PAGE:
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Turning the Tables on Threat Actors by Leveraging Security Automation

Turning the Tables on Threat Actors by Leveraging Security Automation

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Modern threat actors rely on advanced technologies to execute sophisticated attack campaigns. For organizations trying to defend against them using manual processes, it can quickly become an uphill battle. To successfully defend against such threats, it is essential to counter them with automated security actions. Incorporating automation in security operations can not only speed up threat response but also manage the high volume of threat alerts and block new threats in time.

Beyond responding to threats, automation can be an effective tool in predicting anomalous behavior and executing necessary actions faster. By incorporating security automation in their operations, security teams can also improve the threat discovery process. Let us look at some of the key areas of applications of security automation.

Intel Enrichment, Correlation, and Analysis

In this day and age, organizations can use a wide variety of sources for collecting threat data. This includes TI providers, peer organizations, ISACs, Dark Web sources, partner organizations, and subsidiaries. Besides this, all organizations must leverage their internal Intel sources including multiple security tools deployed within the organization’s network such as SIEMs, UEBA, Antivirus, IDS/IPS, and others. However, collecting all the threat data does not amount to any meaningful outcome unless and until it is converted into actionable intel for the security teams.

Analysts need to identify relevant threats based on the attack vectors applicable to their organization’s specific threat environment. In some organizations, analysts also add an internal scoring for threat indicators based on their chosen parameters. Then, they need to analyze groups of threats with similar behavior to predict the adversary’s next steps. To provide an accurate analysis, security analysts need to analyze a large amount of threat data to get rid of false positives and irrelevant indicators. With the enormous volume of threat data at hand, it quickly becomes an unscalable process for analysts to manually process, validate, and analyze threat indicators. This is where automation can greatly reduce the burden on analysts and declutter the whole process. Cyware Threat Intelligence eXchange (CTIX) is one such platform that provides automated Intel Ingestion from multiple internal and external sources in various formats. Besides, CTIX also provides automated Intel Enrichment, Correlation, and Analysis capabilities to streamline the Threat Intel operations.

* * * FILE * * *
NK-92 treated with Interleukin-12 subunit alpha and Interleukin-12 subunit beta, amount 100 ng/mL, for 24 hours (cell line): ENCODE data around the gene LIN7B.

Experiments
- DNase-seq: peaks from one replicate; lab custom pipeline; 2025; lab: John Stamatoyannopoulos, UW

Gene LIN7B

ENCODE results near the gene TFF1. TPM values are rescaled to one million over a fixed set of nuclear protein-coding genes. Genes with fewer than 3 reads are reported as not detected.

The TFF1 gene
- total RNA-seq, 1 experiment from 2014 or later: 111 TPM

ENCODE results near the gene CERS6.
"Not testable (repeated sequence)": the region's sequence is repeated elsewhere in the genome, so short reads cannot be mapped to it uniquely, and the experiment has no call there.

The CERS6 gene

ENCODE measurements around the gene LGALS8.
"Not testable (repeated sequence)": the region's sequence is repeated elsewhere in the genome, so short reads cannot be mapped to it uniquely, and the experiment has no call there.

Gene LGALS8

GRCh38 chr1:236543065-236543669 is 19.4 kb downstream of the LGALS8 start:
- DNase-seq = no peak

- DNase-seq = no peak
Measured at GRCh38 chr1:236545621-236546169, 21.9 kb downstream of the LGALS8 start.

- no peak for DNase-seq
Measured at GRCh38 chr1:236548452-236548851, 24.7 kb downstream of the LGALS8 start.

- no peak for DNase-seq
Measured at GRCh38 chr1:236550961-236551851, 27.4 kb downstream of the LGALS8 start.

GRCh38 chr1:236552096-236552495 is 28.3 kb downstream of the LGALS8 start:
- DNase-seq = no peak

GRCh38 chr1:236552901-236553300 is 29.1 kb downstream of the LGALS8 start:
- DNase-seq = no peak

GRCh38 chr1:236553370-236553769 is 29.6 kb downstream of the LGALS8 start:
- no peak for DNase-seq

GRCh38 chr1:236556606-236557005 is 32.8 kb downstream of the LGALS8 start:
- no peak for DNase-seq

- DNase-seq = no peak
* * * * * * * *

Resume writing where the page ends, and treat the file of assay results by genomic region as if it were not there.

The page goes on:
Threat Hunting and Analysis

Attackers take every measure to hide their trails while infiltrating their target networks or devices. Often times, threat actors even lie dormant within their target network for a while till they collect enough information about the assets and the data contained within the network. It is paramount for security teams to hunt down such threats lurking within their network at the earliest before they can exfiltrate any sensitive data or disrupt their business operations. However, the use of varied attack tactics, techniques, and procedures (TTPs) by adversaries, makes threat hunting and analysis a major challenge for security teams.